Colombo, April 24: Sri Lankan petroleum sector workers went on a day’s strike on Monday to force Sri Lankan Prime Minister Ranil Wickemesinghe to ask his counterpart, Narendra Modi, to return to Sri Lanka the 99 giant oil tanks which had been given to India on lease in 2003.
As serpentine queues of vehicles formed at petrol stations throughout the island, Wickremsinghe is to leave for New Delhi for meetings with Modi and other Indian leaders on Tuesday.
Apart from the unions, successive Sri Lankan governments have themselves been wanting to terminate the agreement, which they believe had bartered away a unique national strategic asset – 99 World War II vintage tanks, each with a capacity of 12,000 mt and an overall capacity of one million mt.
India, which was eying the tanks since 1987 on account of their strategic value in the projection of their interest in the Bay of Bengal, took them with alacrity in 2003, when the then government headed by Prime Minister Wickemesinghe offered them.
Wickremesinghe had hoped that India’s presence at the facility would prevent the Tamil Tiger rebels from attacking it. Colombo’s calculation was correct. The Tiger guerrillas made no attempt to destroy the tanks which stored valuable fuel. India then went on to help Sri Lanka in many ways to defeat the Tamil insurgency.
The agreement signed by the Sri Lankan government’s Treasury (Finance) Secretary, the Lanka Indian Oil Corporation (LIOC) and the Ceylon Petroleum Corporation (CPC) on Feb.7, 2003 envisaged the transfer of all the 99 tanks and the land on which they stood, to the LIOC on a 35 year lease for an annual payment of US$ 100,000. But the Sri Lankan government was guaranteed access to the tanks to fulfill “national and security needs”. Another important clause was that the agreement could not be annulled unilaterally.
Between 2003 and now, the LIOC has invested US$ 15 million in renovating 14 tanks in the Lower Tank Farm. It has plans to spend another US$ 17 million to refurbish some of the 84 tanks in the Upper Tank Farm. The tanks in the Upper Tank Farm have remained un-refurbished and un-used because of war and political instability.
However, in 2013, when India did not support Sri Lanka on the issue of human rights violations, and downgraded its representation at the Commonwealth Summit in Colombo, the Mahinda Rajapaksa government unofficially indicated that it would take back the tanks from the LIOC saying that the transfer of land was illegal. But the government backed out when India said that the 2003 bilateral agreement could not be annulled without both parties agreeing and that the land was transferred by an inter-governmental agreement.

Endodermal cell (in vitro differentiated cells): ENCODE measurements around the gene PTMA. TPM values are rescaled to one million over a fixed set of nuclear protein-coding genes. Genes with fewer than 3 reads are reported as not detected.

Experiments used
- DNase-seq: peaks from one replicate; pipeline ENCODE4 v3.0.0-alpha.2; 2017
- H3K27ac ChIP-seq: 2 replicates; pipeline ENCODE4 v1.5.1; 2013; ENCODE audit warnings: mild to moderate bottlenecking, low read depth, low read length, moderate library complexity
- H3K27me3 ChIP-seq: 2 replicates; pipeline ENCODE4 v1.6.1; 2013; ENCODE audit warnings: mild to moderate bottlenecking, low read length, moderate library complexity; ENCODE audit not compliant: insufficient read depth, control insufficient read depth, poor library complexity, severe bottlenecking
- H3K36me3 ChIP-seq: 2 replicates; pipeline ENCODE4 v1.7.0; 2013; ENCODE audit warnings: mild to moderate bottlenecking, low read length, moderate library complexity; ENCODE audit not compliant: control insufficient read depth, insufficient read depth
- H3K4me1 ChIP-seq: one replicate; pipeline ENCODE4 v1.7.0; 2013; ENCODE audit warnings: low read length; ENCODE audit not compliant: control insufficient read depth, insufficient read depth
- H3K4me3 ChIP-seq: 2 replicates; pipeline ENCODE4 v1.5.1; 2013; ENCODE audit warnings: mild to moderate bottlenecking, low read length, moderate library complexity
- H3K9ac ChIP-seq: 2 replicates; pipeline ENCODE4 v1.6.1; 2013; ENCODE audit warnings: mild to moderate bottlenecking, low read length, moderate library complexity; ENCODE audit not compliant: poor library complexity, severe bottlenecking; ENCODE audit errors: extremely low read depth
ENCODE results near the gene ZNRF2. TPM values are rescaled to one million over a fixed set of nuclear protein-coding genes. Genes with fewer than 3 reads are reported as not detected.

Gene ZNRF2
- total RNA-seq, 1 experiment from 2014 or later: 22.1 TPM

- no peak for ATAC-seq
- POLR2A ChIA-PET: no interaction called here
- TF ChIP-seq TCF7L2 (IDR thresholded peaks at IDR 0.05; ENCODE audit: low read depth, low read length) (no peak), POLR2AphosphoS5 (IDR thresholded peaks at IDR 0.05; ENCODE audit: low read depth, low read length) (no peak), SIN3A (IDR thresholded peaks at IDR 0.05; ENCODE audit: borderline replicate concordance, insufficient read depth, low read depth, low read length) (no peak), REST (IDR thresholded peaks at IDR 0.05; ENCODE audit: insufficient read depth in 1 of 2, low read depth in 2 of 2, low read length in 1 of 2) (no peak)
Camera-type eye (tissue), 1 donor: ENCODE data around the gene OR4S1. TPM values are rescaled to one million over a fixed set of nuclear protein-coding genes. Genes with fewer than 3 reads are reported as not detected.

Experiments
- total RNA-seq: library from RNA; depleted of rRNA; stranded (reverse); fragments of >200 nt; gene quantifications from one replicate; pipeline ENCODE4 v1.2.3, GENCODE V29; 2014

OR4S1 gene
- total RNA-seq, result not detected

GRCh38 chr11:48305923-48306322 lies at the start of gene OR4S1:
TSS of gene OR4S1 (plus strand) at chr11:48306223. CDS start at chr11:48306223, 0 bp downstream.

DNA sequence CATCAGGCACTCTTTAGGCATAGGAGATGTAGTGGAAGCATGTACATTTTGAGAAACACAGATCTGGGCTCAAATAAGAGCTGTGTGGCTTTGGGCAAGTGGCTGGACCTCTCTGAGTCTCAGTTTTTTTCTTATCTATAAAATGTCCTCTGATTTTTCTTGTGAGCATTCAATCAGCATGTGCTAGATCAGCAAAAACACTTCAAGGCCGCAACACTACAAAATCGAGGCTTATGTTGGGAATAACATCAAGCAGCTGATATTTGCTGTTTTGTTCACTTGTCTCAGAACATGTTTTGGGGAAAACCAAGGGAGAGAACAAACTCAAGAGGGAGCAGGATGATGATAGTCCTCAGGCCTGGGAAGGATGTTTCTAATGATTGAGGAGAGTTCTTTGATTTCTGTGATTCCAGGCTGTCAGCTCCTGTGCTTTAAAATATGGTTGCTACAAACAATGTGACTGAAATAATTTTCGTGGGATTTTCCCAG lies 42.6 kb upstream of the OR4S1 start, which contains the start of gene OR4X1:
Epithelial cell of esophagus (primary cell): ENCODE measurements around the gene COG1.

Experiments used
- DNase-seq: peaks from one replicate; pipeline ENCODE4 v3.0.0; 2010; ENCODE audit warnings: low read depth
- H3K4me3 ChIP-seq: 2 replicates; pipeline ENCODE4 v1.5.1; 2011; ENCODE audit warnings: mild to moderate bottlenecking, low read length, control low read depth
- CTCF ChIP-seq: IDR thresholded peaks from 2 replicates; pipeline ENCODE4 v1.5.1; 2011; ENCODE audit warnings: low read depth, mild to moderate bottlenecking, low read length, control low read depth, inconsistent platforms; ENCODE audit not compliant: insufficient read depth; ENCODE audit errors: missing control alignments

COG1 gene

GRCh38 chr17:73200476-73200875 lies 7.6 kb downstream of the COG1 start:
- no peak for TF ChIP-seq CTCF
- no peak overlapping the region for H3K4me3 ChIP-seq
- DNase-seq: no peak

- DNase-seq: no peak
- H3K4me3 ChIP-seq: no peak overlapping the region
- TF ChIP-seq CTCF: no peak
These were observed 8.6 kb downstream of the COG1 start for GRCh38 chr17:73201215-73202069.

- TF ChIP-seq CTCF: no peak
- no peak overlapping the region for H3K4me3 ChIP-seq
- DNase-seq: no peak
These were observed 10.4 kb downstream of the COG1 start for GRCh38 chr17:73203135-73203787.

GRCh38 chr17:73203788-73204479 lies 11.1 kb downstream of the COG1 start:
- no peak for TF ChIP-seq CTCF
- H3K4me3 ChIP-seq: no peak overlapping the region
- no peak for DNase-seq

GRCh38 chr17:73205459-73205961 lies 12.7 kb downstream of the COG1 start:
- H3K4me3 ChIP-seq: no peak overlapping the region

When Rajapaksa gifted huge infrastructure projects to the Chinese on a platter, India had advised Sri Lanka that it should ensure that its strategic national assets remained under Sri Lankan control. But this was ignored and the “sell out” became an issue in the 2015 Presidential election leading to Rajapaksa’s defeat.
But to the surprise and dismay of Indians, the new Sri Lankan government of Maithripala Sirisena and Ranil Wickremesinghe turned the heat on the India-controlled Trincomalee oil tank farm. In 2016, the government declared that it would take back 16 tanks and give them to the CPC, as the CPC needed storage space.
When the CPC sent a team to inspect the tanks, the LIOC detained one of the members saying the entry was illegal as the LIOC was in charge of the high security facility. To defuse the public outcry, the LIOC said that if the CPC wanted storage facilities, the LIOC would provide them, but the tanks could not be arrogated by anybody.
The government then said that it wants to develop the 84 tanks in the Upper Tank Farm as a “Joint Venture” between the LIOC and CPC on the basis of a study done by consultants Earnest and Young. To keep the Sri Lankan government in good humor, India agreed to have discussions on this and talks are on.
Meanwhile, the parliamentary Committee on Public Enterprises (COPE) reported that the land lease agreement had not been signed; and the LIOC had not paid its lease dues regularly. It urged the government to take back the tanks.
Refuting the charges, the LIOC said that it has been paying the lease fee of US$ 100,000 every year without fail. It had also been paying taxes. In 2016-2017, for example, it had paid LKR 30 billion as tax out of an income of LKR 80 billion.
The LIOC said that the Land Lease Agreement was not necessary as the land was transferred by the government through the 2003 agreement under the signature of the Treasury (Finance) Secretary.
Discussions in Delhi
Prime Minister Wickremesinghe is expected to discuss the matter with Narendra Modi in New Delhi on April 25. But the focus will be on forming a Joint Venture to run the tank farm rather than the issue of taking back the tanks. India has said that it will not give back the tanks before the end of the lease in 2038.
(The featured picture at the top shows the Trincomalee oil tanks)